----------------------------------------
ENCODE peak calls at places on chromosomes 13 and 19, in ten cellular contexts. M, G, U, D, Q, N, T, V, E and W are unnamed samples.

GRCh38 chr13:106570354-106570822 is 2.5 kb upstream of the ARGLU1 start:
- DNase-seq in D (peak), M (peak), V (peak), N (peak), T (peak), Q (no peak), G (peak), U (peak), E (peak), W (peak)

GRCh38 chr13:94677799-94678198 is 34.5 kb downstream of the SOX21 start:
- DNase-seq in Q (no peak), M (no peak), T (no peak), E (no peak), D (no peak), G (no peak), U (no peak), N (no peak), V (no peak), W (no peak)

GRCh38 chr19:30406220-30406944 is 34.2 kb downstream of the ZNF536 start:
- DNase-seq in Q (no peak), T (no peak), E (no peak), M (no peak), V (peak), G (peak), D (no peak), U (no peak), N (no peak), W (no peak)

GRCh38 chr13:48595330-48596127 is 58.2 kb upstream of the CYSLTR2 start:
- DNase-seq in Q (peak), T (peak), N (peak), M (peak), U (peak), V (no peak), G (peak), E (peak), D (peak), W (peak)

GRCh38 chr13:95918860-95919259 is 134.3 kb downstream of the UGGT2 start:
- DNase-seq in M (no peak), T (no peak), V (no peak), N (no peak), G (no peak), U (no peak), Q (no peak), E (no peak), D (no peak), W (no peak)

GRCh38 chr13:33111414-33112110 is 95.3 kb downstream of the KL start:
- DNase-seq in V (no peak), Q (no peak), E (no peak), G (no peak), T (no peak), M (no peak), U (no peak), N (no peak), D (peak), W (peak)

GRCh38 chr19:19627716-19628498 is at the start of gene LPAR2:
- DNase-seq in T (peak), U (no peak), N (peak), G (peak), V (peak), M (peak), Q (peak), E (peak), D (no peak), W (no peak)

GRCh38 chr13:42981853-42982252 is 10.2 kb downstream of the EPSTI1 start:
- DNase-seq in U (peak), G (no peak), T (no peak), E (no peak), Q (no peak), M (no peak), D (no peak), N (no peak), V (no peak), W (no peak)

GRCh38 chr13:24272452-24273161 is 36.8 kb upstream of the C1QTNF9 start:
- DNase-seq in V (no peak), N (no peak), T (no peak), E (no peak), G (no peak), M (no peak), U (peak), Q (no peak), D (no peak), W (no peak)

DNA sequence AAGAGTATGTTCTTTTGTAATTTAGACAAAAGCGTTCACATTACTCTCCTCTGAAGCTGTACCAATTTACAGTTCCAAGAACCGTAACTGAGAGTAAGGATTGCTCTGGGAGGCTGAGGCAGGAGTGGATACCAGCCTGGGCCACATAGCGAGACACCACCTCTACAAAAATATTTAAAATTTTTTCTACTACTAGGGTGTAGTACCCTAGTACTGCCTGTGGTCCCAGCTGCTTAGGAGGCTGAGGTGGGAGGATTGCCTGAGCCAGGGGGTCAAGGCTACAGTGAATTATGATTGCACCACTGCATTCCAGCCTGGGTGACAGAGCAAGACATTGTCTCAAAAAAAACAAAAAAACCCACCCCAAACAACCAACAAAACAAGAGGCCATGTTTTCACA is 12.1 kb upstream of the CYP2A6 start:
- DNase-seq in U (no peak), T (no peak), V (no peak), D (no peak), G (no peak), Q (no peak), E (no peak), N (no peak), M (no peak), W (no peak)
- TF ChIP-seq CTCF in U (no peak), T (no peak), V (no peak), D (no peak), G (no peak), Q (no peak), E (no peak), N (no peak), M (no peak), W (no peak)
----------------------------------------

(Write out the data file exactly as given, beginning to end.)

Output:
ENCODE peak calls at places on chromosomes 13 and 19, in ten cellular contexts. M, G, U, D, Q, N, T, V, E and W are unnamed samples.

GRCh38 chr13:106570354-106570822 is 2.5 kb upstream of the ARGLU1 start:
- DNase-seq in D (peak), M (peak), V (peak), N (peak), T (peak), Q (no peak), G (peak), U (peak), E (peak), W (peak)

GRCh38 chr13:94677799-94678198 is 34.5 kb downstream of the SOX21 start:
- DNase-seq in Q (no peak), M (no peak), T (no peak), E (no peak), D (no peak), G (no peak), U (no peak), N (no peak), V (no peak), W (no peak)

GRCh38 chr19:30406220-30406944 is 34.2 kb downstream of the ZNF536 start:
- DNase-seq in Q (no peak), T (no peak), E (no peak), M (no peak), V (peak), G (peak), D (no peak), U (no peak), N (no peak), W (no peak)

GRCh38 chr13:48595330-48596127 is 58.2 kb upstream of the CYSLTR2 start:
- DNase-seq in Q (peak), T (peak), N (peak), M (peak), U (peak), V (no peak), G (peak), E (peak), D (peak), W (peak)

GRCh38 chr13:95918860-95919259 is 134.3 kb downstream of the UGGT2 start:
- DNase-seq in M (no peak), T (no peak), V (no peak), N (no peak), G (no peak), U (no peak), Q (no peak), E (no peak), D (no peak), W (no peak)

GRCh38 chr13:33111414-33112110 is 95.3 kb downstream of the KL start:
- DNase-seq in V (no peak), Q (no peak), E (no peak), G (no peak), T (no peak), M (no peak), U (no peak), N (no peak), D (peak), W (peak)

GRCh38 chr19:19627716-19628498 is at the start of gene LPAR2:
- DNase-seq in T (peak), U (no peak), N (peak), G (peak), V (peak), M (peak), Q (peak), E (peak), D (no peak), W (no peak)

GRCh38 chr13:42981853-42982252 is 10.2 kb downstream of the EPSTI1 start:
- DNase-seq in U (peak), G (no peak), T (no peak), E (no peak), Q (no peak), M (no peak), D (no peak), N (no peak), V (no peak), W (no peak)

GRCh38 chr13:24272452-24273161 is 36.8 kb upstream of the C1QTNF9 start:
- DNase-seq in V (no peak), N (no peak), T (no peak), E (no peak), G (no peak), M (no peak), U (peak), Q (no peak), D (no peak), W (no peak)

DNA sequence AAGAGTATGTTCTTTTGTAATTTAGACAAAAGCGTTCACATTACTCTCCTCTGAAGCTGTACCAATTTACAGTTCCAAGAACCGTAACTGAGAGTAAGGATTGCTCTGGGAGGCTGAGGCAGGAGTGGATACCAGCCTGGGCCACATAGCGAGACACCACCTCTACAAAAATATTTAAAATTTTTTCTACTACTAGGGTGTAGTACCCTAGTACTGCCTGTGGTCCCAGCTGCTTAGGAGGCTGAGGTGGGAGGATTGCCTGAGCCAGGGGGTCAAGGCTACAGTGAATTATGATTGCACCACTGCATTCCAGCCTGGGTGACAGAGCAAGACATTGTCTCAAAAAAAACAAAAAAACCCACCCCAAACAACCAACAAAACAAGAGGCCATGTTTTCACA is 12.1 kb upstream of the CYP2A6 start:
- DNase-seq in U (no peak), T (no peak), V (no peak), D (no peak), G (no peak), Q (no peak), E (no peak), N (no peak), M (no peak), W (no peak)
- TF ChIP-seq CTCF in U (no peak), T (no peak), V (no peak), D (no peak), G (no peak), Q (no peak), E (no peak), N (no peak), M (no peak), W (no peak)